I’ve already provided several different looks at the HTC First, otherwise known as the Facebook phone. I unboxed it, gave you my first impressions, and reviewed Facebook Home on the First. Now it’s my turn to really give you my thoughts on the device. Here, I’ll be going beyond its Facebookness. I’ll talk about it’s performance, how it looks, and how it feels in the hands. SPOILER ALERT: I like it.
Unfortunately, we already know that HTC and AT&T aren’t doing well the HTC First. It’s being rumored that HTC and Facebook have already given up on the device even with it being on the shelves for only a couple of months. This kind of bums me out. I could really do without Facebook Home. It’s not my cup of tea, but if I knew this device would get development support behind it, from HTC and/or the modding community, I would recommend this phone ALL DAY. The size of a the device is in a league of its own right now with devices only getting bigger and bigger, and the performance of the device is great for the price of $0.99 on contract with AT&T. My biggest fear is this device will just be left in the dust running Android 4.1.2 until the 2-year contract expires.
- The size. The size of the HTC First I think will appeal to a lot of people. It fits great in the hand. The 4.3″ display isn’t too small. It’s still bigger than an iPhone. It’s not going to take up a lot of room in your pocket and it’s definitely a device that can be used with one hand
- The build quality. The First is made by HTC. HTC consistently hits it out of the park with build quality and even with this “mid-range” device the build quality is still there. It feels solid and has a great aesthetic to it. Everyone I showed this device to liked the way the device looked and felt.
- The price. The first was initially released at $99 with a 2-year contract, but about a month ago it went down to $0.99. If you watch the video below or read further into the review, this device performs well and for 99 cents it’s a steal.
- I’m not sure how well it will continue to be supported by HTC and/or Facebook. Facebook announced themselves that you can turn off Facebook home if you want to and the device launch in the UK was canceled probably because of lack of interest. Honestly, my guess is if they just switched up the marketing campaign on the device from Facebook home to a well built mid-range Android device, it would probably be better received. So I’m cautious about recommending the device, because who knows what kind of support or updates it will receive in the future.
I mentioned already that the HTC First is considered a “mid-range” phone. However, today to the average consumer mid-range or high-end matters less. Android and device manufacturers are getting the hardware and software integration figured out well enough now that you’re absolutely going to have a good experience on a mid-range device. It’s going to work well and feel snappy 99% of the time. That being said, I’ll list the important specs and then we’ll discuss.
- Size: 4.96 x 2.56 x 0.36 inches
- Weight: 4.37 oz
- Display: 4.3” 720 x 1280 S-LCD 3 with 341 ppi
- Processor: Dual core 1.4 GHz Qualcomm Snapdragon 400
- RAM: 1 GB
- Storage: 16 GB internal storage (non-expandable, no micro-sd slot)
- Battery: 2000 mAH
- Camera: Rear facing 5 megapixel with flash, front facing 1.6 megapixel
- Data: LTE, HSPA, UMTS, EDGE, GPRS
I go over a lot of the specs in my video, but I love the size of the device. It fits well and feels great in the hand. I’m not sure what type of plastic the unibody shell of the First is made of (my guess is polycarbonate), but it feels very solid and well constructed. The First comes in four different colors: white, black, red, and a baby blue. I was given a white device to review and I was concerned that the white unibody would easily gather color from jeans or whatever is in my pockets, but over the weeks I exclusively used the device as my own it continued to look fantastic. The device has very rounded edges and the display barely protrudes from the top of the device. It has very smooth rounded lines. I really like the look of the white on black Oreo or storm trooper look, whatever you want to call it. My wife thought the device looked like it was a black phone with a white cover on it. I disagree.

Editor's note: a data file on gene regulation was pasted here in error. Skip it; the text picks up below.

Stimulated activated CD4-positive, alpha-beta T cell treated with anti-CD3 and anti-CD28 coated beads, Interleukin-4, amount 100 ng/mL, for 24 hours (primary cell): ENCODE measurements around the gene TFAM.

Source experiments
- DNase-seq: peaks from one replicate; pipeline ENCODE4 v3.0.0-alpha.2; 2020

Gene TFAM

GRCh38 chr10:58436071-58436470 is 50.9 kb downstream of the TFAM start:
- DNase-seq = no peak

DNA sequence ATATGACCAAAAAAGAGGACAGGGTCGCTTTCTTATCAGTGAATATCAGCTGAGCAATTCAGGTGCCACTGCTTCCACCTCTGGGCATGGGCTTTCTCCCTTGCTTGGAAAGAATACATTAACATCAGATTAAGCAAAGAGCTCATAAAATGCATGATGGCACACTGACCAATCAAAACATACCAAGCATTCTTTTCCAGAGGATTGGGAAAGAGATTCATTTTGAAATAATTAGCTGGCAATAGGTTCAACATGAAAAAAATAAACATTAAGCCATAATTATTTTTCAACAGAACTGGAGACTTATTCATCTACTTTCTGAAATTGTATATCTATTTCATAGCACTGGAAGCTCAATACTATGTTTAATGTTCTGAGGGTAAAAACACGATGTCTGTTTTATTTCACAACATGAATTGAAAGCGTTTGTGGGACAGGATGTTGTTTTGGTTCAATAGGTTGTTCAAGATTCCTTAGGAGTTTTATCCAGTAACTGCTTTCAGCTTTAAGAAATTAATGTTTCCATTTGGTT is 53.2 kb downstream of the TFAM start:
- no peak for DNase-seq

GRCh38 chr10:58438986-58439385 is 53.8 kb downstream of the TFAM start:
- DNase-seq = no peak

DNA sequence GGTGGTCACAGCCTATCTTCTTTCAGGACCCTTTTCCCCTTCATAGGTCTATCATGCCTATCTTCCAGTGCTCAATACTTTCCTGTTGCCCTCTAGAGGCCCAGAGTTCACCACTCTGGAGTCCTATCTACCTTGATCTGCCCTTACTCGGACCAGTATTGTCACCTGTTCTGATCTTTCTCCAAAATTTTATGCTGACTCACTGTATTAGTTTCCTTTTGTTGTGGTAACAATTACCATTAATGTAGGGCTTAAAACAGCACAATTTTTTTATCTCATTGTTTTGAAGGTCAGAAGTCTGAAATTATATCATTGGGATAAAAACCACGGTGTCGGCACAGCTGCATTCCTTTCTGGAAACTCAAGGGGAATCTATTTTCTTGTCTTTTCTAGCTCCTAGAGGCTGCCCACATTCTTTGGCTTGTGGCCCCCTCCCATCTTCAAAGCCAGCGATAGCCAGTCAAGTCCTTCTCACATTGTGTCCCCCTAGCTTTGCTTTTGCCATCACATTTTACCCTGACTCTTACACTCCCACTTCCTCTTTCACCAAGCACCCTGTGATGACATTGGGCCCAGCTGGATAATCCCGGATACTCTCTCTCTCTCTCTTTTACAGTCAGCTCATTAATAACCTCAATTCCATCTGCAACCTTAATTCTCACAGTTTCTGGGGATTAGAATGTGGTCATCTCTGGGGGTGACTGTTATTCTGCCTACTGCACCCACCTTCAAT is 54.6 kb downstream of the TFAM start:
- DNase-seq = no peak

The display I mentioned in my Facebook Home post and video. I love it. I love the technology HTC used with their displays and how the images look like they’re painted on the top of the glass. The 4.3″ 720p S-LCD 3 display is vibrant and a very usable size. When I compared it to the Galaxy Nexus I was using at the time, it has a pretty similar amount of screen real estate due to the soft keys on the 4.65″ GNex display.
Some may feel that the non-expandable 16 GB of on board memory may be a con. I’ve used several devices (GNex, Nexus 4, and Nexus 7) with 16gb of non-expandable on-board memory and it’s rarely an issue. Unless you’re taking a ton of pictures or loading tons of music or movies on the device, it won’t be an issue very often. You may need to clear the storage a few times over your 2 year contract, but that happens. That’s pretty normal. Plus, everything is being done in the cloud these days. I stream my music with Spotify and that really helps save space on a device.
Again, I’ll begin by referring you to our Facebook Home post and video if you’re interested in seeing/reading more about that. Facebook home is merely a launcher, so it controls the user interface and how you navigate around the device. Facebook home can easily be disabled by going into Facebook Home settings, and you can use the stock Android 4.1.2 Jelly Bean launcher which is a very simple launcher. If you’re not familiar with stock Android 4.1.2, it looks a lot like what Google is still using with 4.2.2 on their Nexus devices now, but it’s lacking things like the quick setting panel, the lockscreen widgets, the new jelly bean keyboard (which can be downloaded now) and the new clock app. There are other minor differences, but those are the differences you’ll really notice. Those really aren’t a big deal not to have. Android is a wonderful thing because you can customize your device however you like. I personally don’t use the stock launcher on my device. I really enjoy customizing it.